Video exposes Bangor teachers, but who’s holding camera?

by | Feb 19, 2017 | Detroit Free Press, Comment | 3 comments

By now, you may have heard about the teachers and school secretary who gathered last month at a bar in Bangor, Mich.

You may have heard about the verbal game they played, known as “MFK,” where names are thrown out and participants say whether they’d rather marry, kill or have sex with that person.

You may have heard how a six-minute video of their conversation went viral. How it was initially reported that the game involved students’ names — even though that was later denied. How incensed parents expressed their ire at a school board meeting.

And how two teachers and the school secretary resigned after the incident.

What you never heard — and I waited all week, spoke to the school attorney and still can’t tell you — is who filmed that conversation.

That, nobody wants to say. But somebody was sitting a few tables over at the Bangor Tavern that night, and secretly let a camera roll.

So that patron is a part of the story. A big part.

Dangerous digital age

Now, let’s state a few givens here. I DO NOT condone playing the “MFK” game loudly in a public bar. I DO NOT condone teachers mentioning students in ANY form of disparaging conversation. So I DO NOT have a lot of sympathy for these individuals, if this is the respect they show their colleagues and kids. They did reportedly make disparaging remarks about students (although not part of the MFK game) and that’s hugely inappropriate.

But … since when it is OK to just start filming people in a restaurant? And putting their conversations on YouTube? Didn’t we leap over a rather large principle there?

Yes, I know we surrender privacy in the digital age. But is it really OK now to record anyone talking in a bar — or the barbershop, bank or cafeteria —and release it? Is it really OK for news outlets to do breathless stories about bad behavior simply because a video has been posted — without demanding to know who posted it?

“I believe this was initially recorded by a patron (at the restaurant) and then this patron gave it to another person who brought it to us to view, but would not let us have it,” said Robert Huber, the attorney for the school district. “Then, somehow, it ended up on YouTube. And all hell broke loose.”

Huber had to put out fires with media outlets who kept getting the facts wrong (again, he insisted, no students were mentioned in the MFK game). To date, Huber said, he still doesn’t know who the original filmer is (even though a few names have been associated with the re-posting).

And, I’m sorry, but that’s cowardice. No, it doesn’t make what the teachers did less awful. But if you’re going to destroy others’ reputations, even justifiably, have the guts to put your own on the line.

People often think they’re being noble by posting secret videos, as if every clip on YouTube or Facebook exposes wrongdoing to the healing light of justice.

Baloney. There is as much harm resulting from a quick video posting as there is good. And don’t call it journalism. Journalism is not defined by hitting “record” and pretending you’re eating dinner.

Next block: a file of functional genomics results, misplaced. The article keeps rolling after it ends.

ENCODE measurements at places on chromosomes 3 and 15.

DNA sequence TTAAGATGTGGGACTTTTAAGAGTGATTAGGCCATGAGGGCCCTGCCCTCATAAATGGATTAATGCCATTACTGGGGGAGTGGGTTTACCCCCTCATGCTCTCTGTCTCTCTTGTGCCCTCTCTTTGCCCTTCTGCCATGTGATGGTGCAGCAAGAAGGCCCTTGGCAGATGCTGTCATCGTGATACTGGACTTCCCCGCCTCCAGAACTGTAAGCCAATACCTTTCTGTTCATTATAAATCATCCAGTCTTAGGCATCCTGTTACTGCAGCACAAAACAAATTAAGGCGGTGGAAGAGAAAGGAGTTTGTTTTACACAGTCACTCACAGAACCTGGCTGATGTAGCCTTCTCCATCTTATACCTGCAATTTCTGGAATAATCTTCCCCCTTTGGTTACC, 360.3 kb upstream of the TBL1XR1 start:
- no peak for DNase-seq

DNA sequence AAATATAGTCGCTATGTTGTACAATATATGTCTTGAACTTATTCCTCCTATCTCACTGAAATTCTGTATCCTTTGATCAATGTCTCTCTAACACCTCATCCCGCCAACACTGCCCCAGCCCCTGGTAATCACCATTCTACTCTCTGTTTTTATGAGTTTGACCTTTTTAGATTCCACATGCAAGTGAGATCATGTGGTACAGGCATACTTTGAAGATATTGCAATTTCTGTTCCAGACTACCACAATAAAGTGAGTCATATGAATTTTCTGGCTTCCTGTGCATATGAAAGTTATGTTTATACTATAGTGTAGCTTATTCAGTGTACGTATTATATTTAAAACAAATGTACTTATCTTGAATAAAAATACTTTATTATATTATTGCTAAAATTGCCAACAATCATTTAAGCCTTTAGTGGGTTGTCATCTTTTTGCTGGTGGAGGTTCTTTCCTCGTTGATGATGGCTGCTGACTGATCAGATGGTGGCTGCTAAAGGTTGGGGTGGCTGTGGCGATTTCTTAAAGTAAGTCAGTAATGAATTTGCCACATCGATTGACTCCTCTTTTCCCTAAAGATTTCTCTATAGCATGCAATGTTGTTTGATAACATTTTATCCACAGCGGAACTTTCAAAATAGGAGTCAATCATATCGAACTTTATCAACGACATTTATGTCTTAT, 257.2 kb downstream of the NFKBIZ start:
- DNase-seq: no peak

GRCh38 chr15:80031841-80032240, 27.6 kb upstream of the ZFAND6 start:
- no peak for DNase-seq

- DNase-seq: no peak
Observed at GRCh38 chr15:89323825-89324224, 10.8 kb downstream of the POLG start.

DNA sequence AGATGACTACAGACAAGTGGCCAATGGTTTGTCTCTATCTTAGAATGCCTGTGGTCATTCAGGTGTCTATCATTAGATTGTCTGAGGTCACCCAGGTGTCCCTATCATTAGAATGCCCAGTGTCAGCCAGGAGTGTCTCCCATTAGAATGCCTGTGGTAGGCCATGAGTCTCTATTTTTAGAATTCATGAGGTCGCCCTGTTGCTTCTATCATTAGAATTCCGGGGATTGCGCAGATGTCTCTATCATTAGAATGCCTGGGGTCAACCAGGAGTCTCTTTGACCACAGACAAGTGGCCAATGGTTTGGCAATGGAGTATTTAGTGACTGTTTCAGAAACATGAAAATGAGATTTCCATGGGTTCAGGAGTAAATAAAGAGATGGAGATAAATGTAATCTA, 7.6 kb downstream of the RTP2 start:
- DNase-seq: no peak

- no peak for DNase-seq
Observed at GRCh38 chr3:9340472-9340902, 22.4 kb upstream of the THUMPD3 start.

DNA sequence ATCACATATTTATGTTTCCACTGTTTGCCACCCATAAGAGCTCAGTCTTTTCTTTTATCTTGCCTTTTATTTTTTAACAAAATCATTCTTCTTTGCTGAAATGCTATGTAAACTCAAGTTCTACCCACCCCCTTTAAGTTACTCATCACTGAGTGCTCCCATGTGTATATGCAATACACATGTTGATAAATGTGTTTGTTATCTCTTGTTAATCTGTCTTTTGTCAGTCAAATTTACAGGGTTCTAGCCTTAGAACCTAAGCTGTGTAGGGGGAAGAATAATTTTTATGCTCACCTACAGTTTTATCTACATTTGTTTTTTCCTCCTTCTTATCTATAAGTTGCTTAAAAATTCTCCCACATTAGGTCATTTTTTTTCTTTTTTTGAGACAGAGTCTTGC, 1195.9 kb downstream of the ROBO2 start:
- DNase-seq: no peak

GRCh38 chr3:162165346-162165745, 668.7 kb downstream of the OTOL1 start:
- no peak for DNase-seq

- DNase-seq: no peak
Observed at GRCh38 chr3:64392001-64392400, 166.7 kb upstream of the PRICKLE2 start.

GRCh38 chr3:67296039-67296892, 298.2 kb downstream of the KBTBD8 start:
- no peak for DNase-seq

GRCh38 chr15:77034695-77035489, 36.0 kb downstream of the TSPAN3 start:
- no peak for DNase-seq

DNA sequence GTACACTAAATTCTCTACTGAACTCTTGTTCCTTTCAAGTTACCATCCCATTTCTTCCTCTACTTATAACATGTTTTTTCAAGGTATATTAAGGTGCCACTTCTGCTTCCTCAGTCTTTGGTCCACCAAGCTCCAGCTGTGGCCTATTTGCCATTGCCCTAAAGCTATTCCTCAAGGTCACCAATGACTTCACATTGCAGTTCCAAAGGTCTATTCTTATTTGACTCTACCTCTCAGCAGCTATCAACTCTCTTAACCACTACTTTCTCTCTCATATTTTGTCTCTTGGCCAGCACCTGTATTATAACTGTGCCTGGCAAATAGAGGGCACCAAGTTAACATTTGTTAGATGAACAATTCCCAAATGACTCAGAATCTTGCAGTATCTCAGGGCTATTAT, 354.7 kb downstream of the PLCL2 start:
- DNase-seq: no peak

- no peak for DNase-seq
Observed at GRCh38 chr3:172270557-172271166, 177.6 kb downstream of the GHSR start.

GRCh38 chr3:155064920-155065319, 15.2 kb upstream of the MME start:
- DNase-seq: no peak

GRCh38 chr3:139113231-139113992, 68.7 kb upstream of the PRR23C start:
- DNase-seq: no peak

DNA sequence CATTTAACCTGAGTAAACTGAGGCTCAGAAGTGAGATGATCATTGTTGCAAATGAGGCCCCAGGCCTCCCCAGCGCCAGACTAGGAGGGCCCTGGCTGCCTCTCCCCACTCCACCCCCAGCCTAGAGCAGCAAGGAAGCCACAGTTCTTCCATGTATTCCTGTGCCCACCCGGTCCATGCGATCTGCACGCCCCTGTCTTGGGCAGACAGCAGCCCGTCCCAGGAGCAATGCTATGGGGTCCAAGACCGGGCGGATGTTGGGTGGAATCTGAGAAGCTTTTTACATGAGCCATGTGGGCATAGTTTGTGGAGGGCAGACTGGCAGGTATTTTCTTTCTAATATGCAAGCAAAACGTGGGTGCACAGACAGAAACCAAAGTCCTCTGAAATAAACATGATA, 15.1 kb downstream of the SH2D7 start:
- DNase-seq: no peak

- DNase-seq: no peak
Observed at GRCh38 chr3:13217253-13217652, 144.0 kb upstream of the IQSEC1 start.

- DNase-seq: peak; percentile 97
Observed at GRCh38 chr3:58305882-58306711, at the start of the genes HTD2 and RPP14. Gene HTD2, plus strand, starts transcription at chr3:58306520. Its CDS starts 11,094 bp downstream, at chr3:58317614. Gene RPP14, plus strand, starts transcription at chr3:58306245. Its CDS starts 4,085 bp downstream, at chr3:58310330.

Anonymous filming is wrong

When videos like this surface, I’d like to see the filmers turn the camera on themselves, say who they are, why they are filming and what their association is with the subjects.

That way, you could consider the source, the same way you do when reading a newspaper or watching TV news.

But it doesn’t happen. So we never know if the filmer has an ax to grind, or if a video has been edited, or if it was started after a critical event or stopped before one.

Ask yourself this: Would you want every restaurant or bar conversation you ever had played for the public? How many of us would keep our jobs after that? Yes, the school employees acted horribly. But why didn’t the patron walk up and say, “I am overhearing what you’re saying, and I find it wrong and offensive. If you are teachers, you should show more respect.”

Few people have that kind of courage. “Courage” today is pressing a button and handing the video to someone else.

Young people seem to think that’s how the world should work. I do not. YouTube, selfies and reality TV have so blurred the lines that we don’t even know where a camera should or shouldn’t be anymore. The day is coming for a monumental clash of First Amendment rights, privacy and our ever-filming society.

Meanwhile, justice is as capricious as a cell phone being on or off. Do you really think these are the first school employees — or first nurses, judges, police officers or even clergy — to say inappropriate things at the dinner table? Of course not. But if you’re trying to create a more civil society, perhaps you shouldn’t do it with an invisible camera as your weapon.

To paraphrase a pretty forgiving source, let he who is without sin press the first “record” button.

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  1. Theresa Ramus

    Wow until now I have never heard of an MFK game. Teachers shouldn’t be talking about students in a bar of all places to begin with. No one should be filming like it’s some news story. Some people do strange and weird things today. There is such a rudeness to all of it also.

  2. mercedes3

    I have also wondered how someone can stand by and video some teenage girls embroiled in a physical fight that included some vicious kicking. How can they not step in to help? It happens more often than we read or hear about it.

    • Mitch Albom

      True. Easier to document than to step in. I imagine it’s other teenagers who are more interested in recording the spectacle than making it stop.


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Mitch Albom writes about running an orphanage in impoverished Port-au-Prince, Haiti, his kids, their hardships, laughs and challenges, and the life lessons he’s learned there every day.

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